Reviews for Croaky Pokey!


Horn Book Guide Reviews 2011 Fall
Some pond frogs take turns doing the hokey pokey, updating the popular participatory song's chorus ("Hop the Croaky Pokey / As we chase a fly around, / Right in the froggy's mouth!"). The joke is that each frog's attempt to catch a fly fails. The cute-enough concept, paired with frog-festooned cartoon illustrations, manages to keep the book afloat. Copyright 2011 Horn Book Guide Reviews.

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Kirkus Reviews 2011 February #2
As implied by the title, the Hokey Pokey takes on a decidedly amphibian tone in this sprightly, cheerful selection, which is filled to the brim with kid appeal. As the song begins, children are invited to join the frogs and follow the traditional lyrics and movements ("Put your right hand in, / Put your right hand out") until they've waved said appendage all about, but then the words change: "Hop the Croaky Pokey / As we chase a fly around, / Right in the froggy's mouth! / WHAP!" Lively, cartoonish illustrations feature animals at a pond, including a number of frogs (in a delightful variety of greens), none of whom, it turns out, is particularly skilled at catching bugs. As the song continues, hilarity ensues as the blissfully ignorant target fly remains just out of reach, despite all the frogs' best efforts. But luck like this can't possibly last forever—can it? Children will giggle throughout, especially at the surprise ending, and will be singing and dancing along in seconds flat. A nice choice for school and home and a good choice for reluctant readers, full of energy, humor and fun. (Picture book. 3-6) Copyright Kirkus 2011 Kirkus/BPI Communications.All rights reserved.

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Publishers Weekly Reviews 2011 January #5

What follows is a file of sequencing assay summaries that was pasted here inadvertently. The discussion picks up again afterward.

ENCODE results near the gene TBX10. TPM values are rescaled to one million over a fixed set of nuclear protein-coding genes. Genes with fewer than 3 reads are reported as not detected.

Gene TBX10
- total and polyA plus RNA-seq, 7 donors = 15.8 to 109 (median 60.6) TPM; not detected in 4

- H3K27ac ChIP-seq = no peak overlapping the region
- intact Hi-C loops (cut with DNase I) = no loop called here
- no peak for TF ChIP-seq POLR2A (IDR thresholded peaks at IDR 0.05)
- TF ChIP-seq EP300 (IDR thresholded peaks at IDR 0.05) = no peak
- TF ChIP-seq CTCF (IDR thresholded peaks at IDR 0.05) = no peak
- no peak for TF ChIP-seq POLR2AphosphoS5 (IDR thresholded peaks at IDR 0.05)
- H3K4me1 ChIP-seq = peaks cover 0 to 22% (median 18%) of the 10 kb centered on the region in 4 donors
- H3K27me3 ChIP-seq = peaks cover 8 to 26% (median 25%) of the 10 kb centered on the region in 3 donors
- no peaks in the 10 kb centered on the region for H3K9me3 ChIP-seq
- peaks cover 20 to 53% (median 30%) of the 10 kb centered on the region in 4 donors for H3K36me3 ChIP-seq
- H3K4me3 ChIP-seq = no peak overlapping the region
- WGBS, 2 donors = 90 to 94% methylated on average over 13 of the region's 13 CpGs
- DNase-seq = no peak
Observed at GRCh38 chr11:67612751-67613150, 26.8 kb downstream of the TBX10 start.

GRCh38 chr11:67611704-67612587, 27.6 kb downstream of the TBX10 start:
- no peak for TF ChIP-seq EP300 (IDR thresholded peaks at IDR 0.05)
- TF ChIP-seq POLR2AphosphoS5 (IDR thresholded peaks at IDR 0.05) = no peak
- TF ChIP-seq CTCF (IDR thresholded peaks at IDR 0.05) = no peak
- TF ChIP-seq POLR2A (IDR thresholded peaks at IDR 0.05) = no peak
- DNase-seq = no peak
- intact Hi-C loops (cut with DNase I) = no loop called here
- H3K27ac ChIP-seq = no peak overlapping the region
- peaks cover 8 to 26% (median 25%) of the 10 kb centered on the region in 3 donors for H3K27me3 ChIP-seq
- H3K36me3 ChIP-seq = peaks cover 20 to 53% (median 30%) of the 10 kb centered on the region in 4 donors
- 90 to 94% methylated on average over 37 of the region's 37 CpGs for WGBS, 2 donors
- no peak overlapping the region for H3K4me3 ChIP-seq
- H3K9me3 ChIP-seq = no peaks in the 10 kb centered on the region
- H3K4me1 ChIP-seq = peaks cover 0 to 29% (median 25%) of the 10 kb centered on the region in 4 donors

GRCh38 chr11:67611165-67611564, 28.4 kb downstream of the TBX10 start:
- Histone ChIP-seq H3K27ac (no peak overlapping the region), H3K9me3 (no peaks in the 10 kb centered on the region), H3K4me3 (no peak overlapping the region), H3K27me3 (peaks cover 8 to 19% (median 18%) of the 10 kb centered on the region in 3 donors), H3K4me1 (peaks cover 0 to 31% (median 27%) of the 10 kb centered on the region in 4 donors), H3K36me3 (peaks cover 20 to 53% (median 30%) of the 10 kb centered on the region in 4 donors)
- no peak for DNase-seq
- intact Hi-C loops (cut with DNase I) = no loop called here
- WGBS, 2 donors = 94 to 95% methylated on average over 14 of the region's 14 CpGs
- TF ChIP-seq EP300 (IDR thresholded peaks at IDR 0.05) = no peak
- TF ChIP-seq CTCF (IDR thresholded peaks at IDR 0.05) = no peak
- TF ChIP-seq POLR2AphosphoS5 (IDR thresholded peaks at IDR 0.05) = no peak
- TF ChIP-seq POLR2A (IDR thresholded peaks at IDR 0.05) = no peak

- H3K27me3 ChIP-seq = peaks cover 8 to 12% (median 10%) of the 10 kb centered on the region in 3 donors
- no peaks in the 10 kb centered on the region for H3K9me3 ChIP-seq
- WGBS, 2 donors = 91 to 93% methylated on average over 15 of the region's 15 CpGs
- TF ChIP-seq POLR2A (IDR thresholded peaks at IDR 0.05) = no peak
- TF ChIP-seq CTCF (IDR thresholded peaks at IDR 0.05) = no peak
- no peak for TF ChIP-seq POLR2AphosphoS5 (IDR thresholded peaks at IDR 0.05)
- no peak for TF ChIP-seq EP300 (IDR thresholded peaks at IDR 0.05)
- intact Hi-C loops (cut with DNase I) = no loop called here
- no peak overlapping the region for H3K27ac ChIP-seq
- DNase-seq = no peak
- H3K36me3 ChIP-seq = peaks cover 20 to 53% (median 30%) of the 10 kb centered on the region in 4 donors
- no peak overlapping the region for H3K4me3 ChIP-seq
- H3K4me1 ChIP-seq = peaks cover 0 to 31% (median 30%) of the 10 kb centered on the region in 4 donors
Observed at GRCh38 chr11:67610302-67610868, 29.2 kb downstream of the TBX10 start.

What looks like a mild-mannered, amphibian-themed variation on the birthday party favorite turns out to be a nifty little comedy about best-laid plans. Inspired by a tasty-looking dragonfly, a group of frogs decides to perform their own version of the Hokey Pokey. The first part of the song is familiar ("Put your right hand in..."), but each verse is intended to end with a snack: "Hop the Croaky Pokey/ As we chase a fly around,/ Right in the froggy's mouth!/ Whap!") The problem is, not a single member of the froggy chorus can catch the fly. Consternation and frustration build as a gator and an egret join in, with equally unimpressive results, and everyone ends up tangled in sticky tongues--everyone, that is, except for a sly fish. Long (One Drowsy Dragon) has a gift for conveying manic, obsessive personalities (he's a master of the googly eye), and he has found a great match in a song of relentless, rote cheeriness. The Hokey Pokey will never look the same--and that's a good thing. Ages 2-6. (Mar.)

[Page ]. Copyright 2010 PWxyz LLC

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School Library Journal Reviews 2011 March

PreS-Gr 1--Long's version of the traditional song features frogs sitting on a riverbank and on lily pads, eyeing a fly enticingly near. They put their various body parts in and out, waving them about and singing "Hop the Croaky Pokey/As we chase a fly around,/Right in the froggy's mouth!" One frog after another shoots out a bubble-gum pink tongue, but the smiling fly evades them. Frogs play trumpet, trombone, and harmonica as an alligator, a stork, and a turtle join the game. Spreads show the unsuccessful "WHAP!" of the frogs and the "Snap!" of the alligator and stork. Their expressions change from pleasant anticipation to exasperation as the fly circles blissfully out of reach. After putting their whole bodies in, they all try to get the fly, tying themselves up with their own tongues. A savvy fish leaps out of the water and gets it, "Right in the fishy's mouth!" which--as everyone knows--is what it's all about. Long's energetic illustrations are done in watercolor and colored pencil, and their cartoonish style adds to the fun. Pair this picture book with Lisa Wheeler's Hokey Pokey (Little, Brown, 2006) for an upbeat storytime.--Mary Jean Smith, Southside Elementary School, Lebanon, TN

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